Friday, June 20, 2008

R.E.M. Prove Their Legendary Status, 6.19.08

New York's Madison Square Garden was the place to be Thursday night, thanks to a brilliant performance by the legendary R.E.M. Featuring a lively light show, funky camera work relayed on projection screens, and a hefty dose of biting political commentary courtesy of singer Michael Stipe, the concert proved that the band still knows exactly how to hold a crowd's attention.

Stipe was in top form throughout the night, dressed in a sharp suit while lithely dancing around the stage, smiling and occasionally making self-deprecating remarks. "This song is like from the year 1740," he joked while introducing "Ignoreland" from 1992's Automatic for the People, and at another point, he even asked one of the audience members if he needed earplugs since he looked so "miserable."

While R.E.M. did play a good amount of material from their latest album, Accelerate, they also threw in some old favorites and even some lesser-known tracks. The band actually played three songs from 1984's Reckoning, with bass player Mike Mills singing and taking center stage for "(Don't Go Back to) Rockville." Newer songs such as "Man-Sized Wreath," "I'm Gonna DJ," and "Supernatural Superserious" fared well as they were packed with an extra dose of energy that made them sound even better live. Stipe's voice was incredibly clear and sounded remarkably unchanged as it resonated throughout the venue.

Of course, classic hits such as "The One I Love" and "Losing My Religion" were greeted with some of the most excited cheers heard during the night. I have to admit that cliche as it may seem, hearing thousands of people sing along to those songs was incredible, and a perfect indication of why major arena shows can be a ton of fun even when you don't have the best seats in the house.

Though he was very much the rock star, striking grandiose poses while performing some of the band's biggest hits, Stipe also remained humble and credited other talents. He gave multiple shout outs to the night's opening acts, Modest Mouse and The National, even commenting that he found it hard not to steal ideas from them because they were "just that good." And he also gave concertgoers some love towards the end of the show, asking for the house lights to go on so that he could see his "people."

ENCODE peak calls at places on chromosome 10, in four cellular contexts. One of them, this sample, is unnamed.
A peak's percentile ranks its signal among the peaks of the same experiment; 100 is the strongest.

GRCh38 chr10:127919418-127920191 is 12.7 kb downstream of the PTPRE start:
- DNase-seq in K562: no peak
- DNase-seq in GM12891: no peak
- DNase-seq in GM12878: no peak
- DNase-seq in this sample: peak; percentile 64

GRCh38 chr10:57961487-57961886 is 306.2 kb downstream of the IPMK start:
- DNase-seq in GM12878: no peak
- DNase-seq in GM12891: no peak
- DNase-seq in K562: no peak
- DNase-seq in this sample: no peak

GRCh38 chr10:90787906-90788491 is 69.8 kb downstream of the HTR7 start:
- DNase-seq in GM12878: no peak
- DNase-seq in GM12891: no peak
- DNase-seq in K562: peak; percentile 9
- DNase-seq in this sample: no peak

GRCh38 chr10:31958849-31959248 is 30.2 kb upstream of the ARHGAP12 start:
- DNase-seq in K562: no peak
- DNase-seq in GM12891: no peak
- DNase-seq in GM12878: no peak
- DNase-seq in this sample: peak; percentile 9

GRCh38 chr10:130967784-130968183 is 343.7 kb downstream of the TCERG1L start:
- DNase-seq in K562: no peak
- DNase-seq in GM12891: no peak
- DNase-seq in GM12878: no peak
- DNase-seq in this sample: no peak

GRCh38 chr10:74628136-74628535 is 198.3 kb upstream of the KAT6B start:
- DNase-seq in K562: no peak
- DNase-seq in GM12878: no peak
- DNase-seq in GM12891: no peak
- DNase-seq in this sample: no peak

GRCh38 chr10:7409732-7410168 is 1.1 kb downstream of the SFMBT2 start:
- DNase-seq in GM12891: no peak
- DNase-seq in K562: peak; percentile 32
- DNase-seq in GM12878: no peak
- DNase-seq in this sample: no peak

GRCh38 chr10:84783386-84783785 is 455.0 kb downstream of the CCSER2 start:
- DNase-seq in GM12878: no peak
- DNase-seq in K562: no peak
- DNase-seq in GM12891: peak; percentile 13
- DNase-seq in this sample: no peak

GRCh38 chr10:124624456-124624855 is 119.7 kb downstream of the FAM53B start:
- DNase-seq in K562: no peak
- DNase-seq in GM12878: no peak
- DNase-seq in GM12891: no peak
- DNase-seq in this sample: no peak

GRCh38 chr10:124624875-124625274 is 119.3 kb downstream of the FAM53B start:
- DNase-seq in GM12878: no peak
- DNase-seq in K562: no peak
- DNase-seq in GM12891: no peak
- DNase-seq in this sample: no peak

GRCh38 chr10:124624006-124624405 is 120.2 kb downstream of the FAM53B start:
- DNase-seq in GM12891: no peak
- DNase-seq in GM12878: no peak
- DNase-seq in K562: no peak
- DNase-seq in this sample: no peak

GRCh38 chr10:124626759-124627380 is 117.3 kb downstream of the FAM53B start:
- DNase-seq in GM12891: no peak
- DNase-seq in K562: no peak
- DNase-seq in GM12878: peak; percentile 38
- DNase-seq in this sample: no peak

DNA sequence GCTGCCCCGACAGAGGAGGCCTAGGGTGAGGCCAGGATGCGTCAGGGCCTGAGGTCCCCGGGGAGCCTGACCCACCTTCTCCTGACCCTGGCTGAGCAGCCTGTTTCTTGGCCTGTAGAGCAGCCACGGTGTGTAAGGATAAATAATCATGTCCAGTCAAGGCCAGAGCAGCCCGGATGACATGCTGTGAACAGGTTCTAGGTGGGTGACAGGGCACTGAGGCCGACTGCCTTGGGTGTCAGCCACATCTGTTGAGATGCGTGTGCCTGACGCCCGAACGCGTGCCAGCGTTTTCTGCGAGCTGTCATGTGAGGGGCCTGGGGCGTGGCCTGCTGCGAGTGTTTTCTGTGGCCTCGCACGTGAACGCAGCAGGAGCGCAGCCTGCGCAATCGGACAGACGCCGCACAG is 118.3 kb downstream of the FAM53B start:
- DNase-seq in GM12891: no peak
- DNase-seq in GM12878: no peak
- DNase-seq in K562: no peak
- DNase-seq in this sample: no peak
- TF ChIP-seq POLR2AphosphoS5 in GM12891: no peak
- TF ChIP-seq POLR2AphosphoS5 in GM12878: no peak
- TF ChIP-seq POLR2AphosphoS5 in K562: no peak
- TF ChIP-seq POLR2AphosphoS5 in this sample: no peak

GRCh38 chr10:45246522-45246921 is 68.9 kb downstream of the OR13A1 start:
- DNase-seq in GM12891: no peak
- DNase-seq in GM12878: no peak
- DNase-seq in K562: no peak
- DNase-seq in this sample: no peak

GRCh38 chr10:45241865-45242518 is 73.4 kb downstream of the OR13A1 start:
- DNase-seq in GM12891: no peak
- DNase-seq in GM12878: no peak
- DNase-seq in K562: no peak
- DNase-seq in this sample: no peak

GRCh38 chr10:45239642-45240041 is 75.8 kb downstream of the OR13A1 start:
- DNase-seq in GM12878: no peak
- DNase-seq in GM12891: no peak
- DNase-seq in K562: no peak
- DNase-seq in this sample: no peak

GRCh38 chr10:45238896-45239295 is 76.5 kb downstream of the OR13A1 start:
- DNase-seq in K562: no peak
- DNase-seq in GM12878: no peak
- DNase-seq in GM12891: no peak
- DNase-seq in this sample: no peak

Former The Smiths-guitarist Johnny Marr — now a member of Modest Mouse — was invited onstage for the last portion of the encore. As a fan of both The Smiths and R.E.M., it was really thrilling for me to see Marr alongside Peter Buck, considering this was also my first R.E.M. show. The concert finally came to an end with an exhilarating rendition of "Man on the Moon," and judging by the smiles on people's faces as they left the venue, it was obvious that they had indeed been "having fun."

Overall, it was just a really great night for music fans, as the previously mentioned opening acts also put on some very strong performances. Brooklyn's The National went on at 7 p.m. sharp and while the crowd was only just assembling at this time, the band received a very positive reaction during their 10-song set. Each song was accented by singer Matt Berninger's rich baritone and gloriously textured instrumentals. Cheers were audible as the band launched into "Fake Empire," the opener from their latest album, Boxer. And in a moment that foreshadowed some of Stipe's later political commentary, Berninger said that their last song — "Mr. November" — was "for Barack."

Modest Mouse also kept the entertainment going before R.E.M took the stage. Avoiding their biggest hit "Float On" during their set, the band did play material from their latest album, along with songs like "Dance Hall" and "Satin in a Coffin." The set was peppered with a liberal use of the banjo, two drum kits, and Johnny Marr's guitar work. At one point, maracas were literally flying through the air so that they could be used intermittently during one of the songs.

Though all three bands represent slightly different eras of music, all were able to put on cohesive shows that highlighted their strengths, making it an impressive lineup worth the ticket price. And though they've been around for years, even releasing some poorly-received material, one thing was certain after seeing R.E.M. — they are still a band that should be seen at least once in one's lifetime.

(You may also view this review here).

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